Introduction Ankle sprains are one of the most common injuries presenting to emergency departments, representing 3% to 5% of all visits in the UK, and 10% of all injury-related visits in the USA. Ankle injuries have significant physical and economic consequences for the affected individuals.
Objectives To describe the epidemiology of ankle sprains and fractures among the general population; and to determine the direct and indirect costs related to the diagnosis and treatment of ankle injuries.
Methods A comprehensive literature review of Ovid MEDLINE, EMBASE, Cochrane DSR, ACP Journal Club, AMED, Ovid Healthstar, and CINAHL was conducted for English-language studies on ankle sprains and fractures published from 1980 to 2010.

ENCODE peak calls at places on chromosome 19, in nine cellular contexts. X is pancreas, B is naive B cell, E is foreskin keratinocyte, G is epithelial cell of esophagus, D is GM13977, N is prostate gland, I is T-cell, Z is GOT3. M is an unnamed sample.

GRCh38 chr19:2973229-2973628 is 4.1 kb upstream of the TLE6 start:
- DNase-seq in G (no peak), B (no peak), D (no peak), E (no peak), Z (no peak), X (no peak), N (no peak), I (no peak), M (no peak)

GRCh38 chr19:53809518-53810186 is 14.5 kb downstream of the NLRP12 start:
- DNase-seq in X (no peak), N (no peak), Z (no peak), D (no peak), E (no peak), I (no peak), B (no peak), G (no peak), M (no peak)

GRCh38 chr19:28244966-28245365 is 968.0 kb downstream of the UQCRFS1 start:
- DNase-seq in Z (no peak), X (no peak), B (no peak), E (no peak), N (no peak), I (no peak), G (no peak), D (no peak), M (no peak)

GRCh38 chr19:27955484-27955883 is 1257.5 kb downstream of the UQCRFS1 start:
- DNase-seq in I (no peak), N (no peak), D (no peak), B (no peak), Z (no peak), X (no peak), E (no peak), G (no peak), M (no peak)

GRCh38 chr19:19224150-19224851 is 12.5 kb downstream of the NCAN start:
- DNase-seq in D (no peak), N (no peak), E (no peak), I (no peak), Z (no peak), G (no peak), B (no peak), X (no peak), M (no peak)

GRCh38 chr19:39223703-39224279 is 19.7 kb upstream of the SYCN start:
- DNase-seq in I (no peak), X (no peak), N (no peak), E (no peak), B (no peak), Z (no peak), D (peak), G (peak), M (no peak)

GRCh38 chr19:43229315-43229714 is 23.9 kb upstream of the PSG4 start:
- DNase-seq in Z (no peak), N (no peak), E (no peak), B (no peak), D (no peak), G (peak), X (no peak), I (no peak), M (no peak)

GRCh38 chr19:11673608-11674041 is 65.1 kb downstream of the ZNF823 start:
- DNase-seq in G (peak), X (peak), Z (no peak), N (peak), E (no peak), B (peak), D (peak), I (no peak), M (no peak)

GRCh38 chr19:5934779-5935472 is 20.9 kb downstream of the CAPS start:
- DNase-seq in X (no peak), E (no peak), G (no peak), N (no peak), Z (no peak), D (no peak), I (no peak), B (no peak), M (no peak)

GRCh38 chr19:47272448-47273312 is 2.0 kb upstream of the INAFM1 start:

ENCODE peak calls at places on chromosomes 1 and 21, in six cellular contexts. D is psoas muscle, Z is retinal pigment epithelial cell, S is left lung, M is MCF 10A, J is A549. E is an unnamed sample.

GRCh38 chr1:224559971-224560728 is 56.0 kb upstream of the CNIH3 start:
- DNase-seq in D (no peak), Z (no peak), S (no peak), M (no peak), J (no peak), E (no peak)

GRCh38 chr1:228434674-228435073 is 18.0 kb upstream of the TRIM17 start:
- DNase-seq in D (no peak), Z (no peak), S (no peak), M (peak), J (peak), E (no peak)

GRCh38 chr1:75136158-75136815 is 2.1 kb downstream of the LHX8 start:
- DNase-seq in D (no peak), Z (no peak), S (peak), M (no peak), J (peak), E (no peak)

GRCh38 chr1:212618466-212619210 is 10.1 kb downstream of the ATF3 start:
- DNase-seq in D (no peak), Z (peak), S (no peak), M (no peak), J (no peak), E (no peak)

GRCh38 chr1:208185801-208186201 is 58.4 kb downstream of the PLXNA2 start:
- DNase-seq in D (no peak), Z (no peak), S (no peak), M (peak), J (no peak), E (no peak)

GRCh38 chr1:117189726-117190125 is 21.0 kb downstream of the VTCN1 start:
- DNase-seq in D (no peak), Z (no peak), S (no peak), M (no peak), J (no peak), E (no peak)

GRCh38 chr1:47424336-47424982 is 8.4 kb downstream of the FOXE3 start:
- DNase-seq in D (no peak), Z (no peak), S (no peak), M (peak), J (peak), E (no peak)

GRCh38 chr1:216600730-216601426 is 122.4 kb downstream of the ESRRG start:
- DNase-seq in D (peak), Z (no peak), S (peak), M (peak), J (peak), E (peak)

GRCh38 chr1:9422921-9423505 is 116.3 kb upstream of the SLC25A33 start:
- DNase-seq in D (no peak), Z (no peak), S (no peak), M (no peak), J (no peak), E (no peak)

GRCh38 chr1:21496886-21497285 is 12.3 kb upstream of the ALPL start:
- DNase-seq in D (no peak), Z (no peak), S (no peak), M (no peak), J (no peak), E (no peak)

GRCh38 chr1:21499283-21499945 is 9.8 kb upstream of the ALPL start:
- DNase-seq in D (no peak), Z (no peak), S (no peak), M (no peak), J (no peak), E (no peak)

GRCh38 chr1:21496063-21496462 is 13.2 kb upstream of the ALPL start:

Results The search identified 2394 studies of which 47 were selected for analysis. A majority of the studies were published in the last decade. The incidence of ankle sprains was 2 to 7 per 1000 person-years, while the incidence of ankle fractures was 1 per 1000 person-years. The costs of emergency ankle sprain management ranged from 126.13 to 2356.21 per patient (2009 CAD), depending on sprain severity. The management costs were higher for ankle fractures: 1692.82 to 15 802.26 (2009 CAD) per patient. The economic evaluations were conducted from the societal or healthcare system perspective.
Conclusions Information on the epidemiology of ankle sprains and fractures may help plan for health policy and the provision of health services. Moreover, the cost data may inform future studies undertaking economic evaluations of the diagnosis and treatment of ankle injuries.